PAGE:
Nurture the Enthusiasm, Part 2

In “Reconceptualization of eating addiction and obesity as displacement behavior and a possible treatment,” Dr. Pretlow wrote,

Displacement behavior is a bio-behavioral mechanism that allows an animal to deal with situations that cannot readily be faced nor avoided, or that are thwarting. It may explain compulsive overeating (eating addiction).

[A]bstinence is not a feasible or appropriate treatment goal. Accordingly, understanding and targeting the behavioral and psychological precursors to compulsive eating behaviors is essential as a means of facilitating control over food intake to mitigate obesity.

When the BrainWeighve smartphone app was being developed, 14- to 18-year-olds tested it out. Among other things, they learned to identify life situations they couldn’t avoid but also couldn’t face, and went on to develop action plans to address each situation. Dr. Pretlow reported that participants “found the displacement component to be understandable and user-friendly.”

Most of the young people who tried out the app used the “Dread List” feature, and collectively came up with 90 dread situations that were fueling their displacement-based overeating. Guided by the app, they developed action plans to cope with their “dread situation” problems.

The conclusion was that “The displacement mechanism may be a useful basis for treatment of eating addiction and obesity and may provide individuals with hope that they can curb their addiction without relying on willpower to not overeat.”

This next quotation is from Dr. Pretlow’s “The displacement mechanism: a new explanation and treatment for obesity“:

In addition to dealing with the sources of the displacement, it also is possible to replace the displacement with another displacement that is less destructive.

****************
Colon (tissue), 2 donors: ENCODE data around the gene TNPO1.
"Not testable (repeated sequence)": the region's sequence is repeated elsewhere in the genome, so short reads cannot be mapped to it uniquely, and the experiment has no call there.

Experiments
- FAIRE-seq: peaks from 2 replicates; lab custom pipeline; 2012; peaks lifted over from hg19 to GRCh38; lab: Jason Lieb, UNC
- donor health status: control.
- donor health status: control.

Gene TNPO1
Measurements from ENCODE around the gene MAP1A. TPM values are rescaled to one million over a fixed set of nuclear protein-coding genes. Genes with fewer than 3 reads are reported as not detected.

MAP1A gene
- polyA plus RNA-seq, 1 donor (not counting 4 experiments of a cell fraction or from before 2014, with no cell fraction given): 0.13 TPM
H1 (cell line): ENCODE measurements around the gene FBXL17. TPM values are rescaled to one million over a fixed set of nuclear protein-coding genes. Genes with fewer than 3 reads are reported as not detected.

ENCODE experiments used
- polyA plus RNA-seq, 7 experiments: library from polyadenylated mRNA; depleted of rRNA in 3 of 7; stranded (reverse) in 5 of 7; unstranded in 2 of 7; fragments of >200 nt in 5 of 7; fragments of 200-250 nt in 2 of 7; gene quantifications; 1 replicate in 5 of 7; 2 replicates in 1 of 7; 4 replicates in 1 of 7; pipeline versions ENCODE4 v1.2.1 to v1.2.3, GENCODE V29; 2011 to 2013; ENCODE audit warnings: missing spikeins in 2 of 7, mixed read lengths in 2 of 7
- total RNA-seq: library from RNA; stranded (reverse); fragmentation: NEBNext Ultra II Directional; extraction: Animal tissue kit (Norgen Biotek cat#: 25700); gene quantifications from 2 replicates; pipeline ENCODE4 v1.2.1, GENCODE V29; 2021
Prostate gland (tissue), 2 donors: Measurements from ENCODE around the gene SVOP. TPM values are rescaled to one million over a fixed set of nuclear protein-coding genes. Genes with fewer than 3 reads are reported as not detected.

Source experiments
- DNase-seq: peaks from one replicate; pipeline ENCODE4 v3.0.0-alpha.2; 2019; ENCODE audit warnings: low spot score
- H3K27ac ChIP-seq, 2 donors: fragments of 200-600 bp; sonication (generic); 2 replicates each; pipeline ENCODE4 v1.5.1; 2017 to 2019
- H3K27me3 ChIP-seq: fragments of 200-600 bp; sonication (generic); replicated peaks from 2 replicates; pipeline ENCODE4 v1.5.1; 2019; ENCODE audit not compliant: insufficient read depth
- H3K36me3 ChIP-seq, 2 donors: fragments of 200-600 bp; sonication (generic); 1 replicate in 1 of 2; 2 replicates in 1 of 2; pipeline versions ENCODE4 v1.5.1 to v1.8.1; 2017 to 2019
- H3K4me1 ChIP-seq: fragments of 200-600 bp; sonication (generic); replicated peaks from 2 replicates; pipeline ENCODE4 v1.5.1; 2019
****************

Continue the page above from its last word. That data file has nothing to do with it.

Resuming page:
And as long as there is any amount of destructive-type energy hanging around, the second meaning of displacement is to get something else to put in place of whatever it is we’re unproductively doing now. Twelve-step programs encourage service as an activity.

So, do a good deed for somebody, or do a good deed for yourself — play the drums, fix the alternator, or go fly-fishing. Just do something, persist with it, and get different voices going inside your head other than that tedious, everlasting “food noise” or nicotine noise, or booze noise, or whatever your particular weakness is.

This is just the beginning. A non-harmful displacement behavior is so much more than that. Sometimes, it’s the thing you always wanted to do and never had the courage to undertake. It could be a thing you never heard of before, and would not have encountered if you hadn’t mistakenly followed the false path first. Any person who has found a non-harmful displacement behavior to keep them sober, or to prevent them from ever falling into addiction in the first place, is a winner.

Your responses and feedback are welcome!

Source: “Reconceptualization of eating addiction and obesity as displacement behavior and a possible treatment,”, 06/22/22
Source: “The displacement mechanism: a new explanation and treatment for obesity,”, 07/31/20

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OVERWEIGHT: What Kids Say explores the obesity problem from the often-overlooked perspective of children struggling with being overweight.

About Dr. Robert A. Pretlow

Dr. Robert A. Pretlow is a pediatrician and childhood obesity specialist. He has been researching and spreading awareness on the childhood obesity epidemic in the US for more than a decade.
You can contact Dr. Pretlow at:


Dr. Pretlow’s invited presentation at the American Society of Animal Science 2020 Conference
What’s Causing Obesity in Companion Animals and What Can We Do About It

Dr. Pretlow’s invited presentation at the World Obesity Federation 2019 Conference:
Food/Eating Addiction and the Displacement Mechanism

Dr. Pretlow’s Multi-Center Clinical Trial Kick-off Speech 2018:
Obesity: Tackling the Root Cause

Dr. Pretlow’s 2017 Workshop on
Treatment of Obesity Using the Addiction Model

Dr. Pretlow’s invited presentation for
TEC and UNC 2016

Dr. Pretlow’s invited presentation at the 2015 Obesity Summit in London, UK.

Dr. Pretlow’s invited keynote at the 2014 European Childhood Obesity Group Congress in Salzburg, Austria.

Dr. Pretlow’s presentation at the 2013 European Congress on Obesity in Liverpool, UK.

Dr. Pretlow’s presentation at the 2011 International Conference on Childhood Obesity in Lisbon, Portugal.

Dr. Pretlow’s presentation at the 2010 Uniting Against Childhood Obesity Conference in Houston, TX.

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